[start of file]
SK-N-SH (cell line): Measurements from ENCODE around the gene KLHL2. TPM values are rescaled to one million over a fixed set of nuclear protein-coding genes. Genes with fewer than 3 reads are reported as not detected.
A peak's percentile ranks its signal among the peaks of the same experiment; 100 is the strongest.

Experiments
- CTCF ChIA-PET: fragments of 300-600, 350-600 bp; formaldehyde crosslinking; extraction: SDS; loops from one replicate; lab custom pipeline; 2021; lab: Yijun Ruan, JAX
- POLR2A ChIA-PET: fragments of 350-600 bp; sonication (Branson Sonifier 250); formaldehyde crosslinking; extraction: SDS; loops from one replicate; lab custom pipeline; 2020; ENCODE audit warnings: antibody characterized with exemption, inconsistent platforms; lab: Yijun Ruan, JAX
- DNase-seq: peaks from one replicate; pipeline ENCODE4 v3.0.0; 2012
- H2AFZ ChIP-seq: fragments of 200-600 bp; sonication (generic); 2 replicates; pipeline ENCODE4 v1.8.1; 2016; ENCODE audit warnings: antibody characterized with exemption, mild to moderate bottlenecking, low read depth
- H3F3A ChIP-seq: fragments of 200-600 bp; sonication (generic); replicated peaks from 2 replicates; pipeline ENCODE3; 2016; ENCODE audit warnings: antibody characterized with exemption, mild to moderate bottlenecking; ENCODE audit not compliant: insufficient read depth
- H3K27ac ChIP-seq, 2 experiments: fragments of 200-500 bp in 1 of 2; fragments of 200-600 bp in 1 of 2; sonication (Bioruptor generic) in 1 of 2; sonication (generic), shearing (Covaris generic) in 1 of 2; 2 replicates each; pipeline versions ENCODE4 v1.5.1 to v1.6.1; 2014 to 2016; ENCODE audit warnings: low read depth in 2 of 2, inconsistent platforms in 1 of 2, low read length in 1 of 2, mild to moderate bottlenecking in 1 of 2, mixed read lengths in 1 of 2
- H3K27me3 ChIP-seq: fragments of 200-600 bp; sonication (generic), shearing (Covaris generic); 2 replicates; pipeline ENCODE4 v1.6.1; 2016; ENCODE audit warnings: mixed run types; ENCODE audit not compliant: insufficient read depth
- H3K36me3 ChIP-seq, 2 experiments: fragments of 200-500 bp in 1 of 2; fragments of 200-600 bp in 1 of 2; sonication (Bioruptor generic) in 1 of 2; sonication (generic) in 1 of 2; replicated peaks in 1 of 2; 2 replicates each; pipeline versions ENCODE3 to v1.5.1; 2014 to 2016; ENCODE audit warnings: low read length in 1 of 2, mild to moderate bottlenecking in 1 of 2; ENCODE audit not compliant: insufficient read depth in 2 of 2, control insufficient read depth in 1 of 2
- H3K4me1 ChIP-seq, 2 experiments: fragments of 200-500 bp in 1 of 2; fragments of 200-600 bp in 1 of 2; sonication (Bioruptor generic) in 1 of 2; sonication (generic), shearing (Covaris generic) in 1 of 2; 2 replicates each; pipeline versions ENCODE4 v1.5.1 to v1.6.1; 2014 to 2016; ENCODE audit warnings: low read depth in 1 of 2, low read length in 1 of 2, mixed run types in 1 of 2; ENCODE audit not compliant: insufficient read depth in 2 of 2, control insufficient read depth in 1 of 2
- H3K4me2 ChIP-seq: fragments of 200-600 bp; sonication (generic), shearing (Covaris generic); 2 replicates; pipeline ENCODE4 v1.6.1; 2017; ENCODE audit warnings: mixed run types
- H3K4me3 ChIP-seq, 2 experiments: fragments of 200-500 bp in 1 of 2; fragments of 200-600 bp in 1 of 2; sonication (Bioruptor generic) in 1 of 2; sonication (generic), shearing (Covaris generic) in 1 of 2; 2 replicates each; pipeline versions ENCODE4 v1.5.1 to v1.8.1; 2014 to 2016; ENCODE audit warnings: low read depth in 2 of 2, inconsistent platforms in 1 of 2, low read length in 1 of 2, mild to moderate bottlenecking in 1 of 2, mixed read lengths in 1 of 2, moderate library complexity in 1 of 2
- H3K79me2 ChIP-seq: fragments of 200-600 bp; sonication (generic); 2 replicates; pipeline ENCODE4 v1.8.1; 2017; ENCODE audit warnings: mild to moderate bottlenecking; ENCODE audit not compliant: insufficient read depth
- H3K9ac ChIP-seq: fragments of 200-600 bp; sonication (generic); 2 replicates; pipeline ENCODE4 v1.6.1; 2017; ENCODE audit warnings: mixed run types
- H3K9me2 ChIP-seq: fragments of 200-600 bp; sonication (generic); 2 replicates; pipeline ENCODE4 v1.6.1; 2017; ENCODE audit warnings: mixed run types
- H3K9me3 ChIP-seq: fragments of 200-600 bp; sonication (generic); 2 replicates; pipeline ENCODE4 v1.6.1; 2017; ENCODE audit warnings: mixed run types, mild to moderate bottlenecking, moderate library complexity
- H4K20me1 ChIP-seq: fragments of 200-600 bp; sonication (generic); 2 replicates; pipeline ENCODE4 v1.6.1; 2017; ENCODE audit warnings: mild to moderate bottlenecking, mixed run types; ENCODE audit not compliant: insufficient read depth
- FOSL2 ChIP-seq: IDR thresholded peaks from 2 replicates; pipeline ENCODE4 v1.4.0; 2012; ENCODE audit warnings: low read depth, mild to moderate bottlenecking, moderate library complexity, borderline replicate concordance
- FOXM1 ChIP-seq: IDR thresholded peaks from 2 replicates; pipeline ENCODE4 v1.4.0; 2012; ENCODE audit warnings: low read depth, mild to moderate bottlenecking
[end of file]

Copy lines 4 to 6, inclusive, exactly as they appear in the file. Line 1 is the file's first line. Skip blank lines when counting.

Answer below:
- CTCF ChIA-PET: fragments of 300-600, 350-600 bp; formaldehyde crosslinking; extraction: SDS; loops from one replicate; lab custom pipeline; 2021; lab: Yijun Ruan, JAX
- POLR2A ChIA-PET: fragments of 350-600 bp; sonication (Branson Sonifier 250); formaldehyde crosslinking; extraction: SDS; loops from one replicate; lab custom pipeline; 2020; ENCODE audit warnings: antibody characterized with exemption, inconsistent platforms; lab: Yijun Ruan, JAX
- DNase-seq: peaks from one replicate; pipeline ENCODE4 v3.0.0; 2012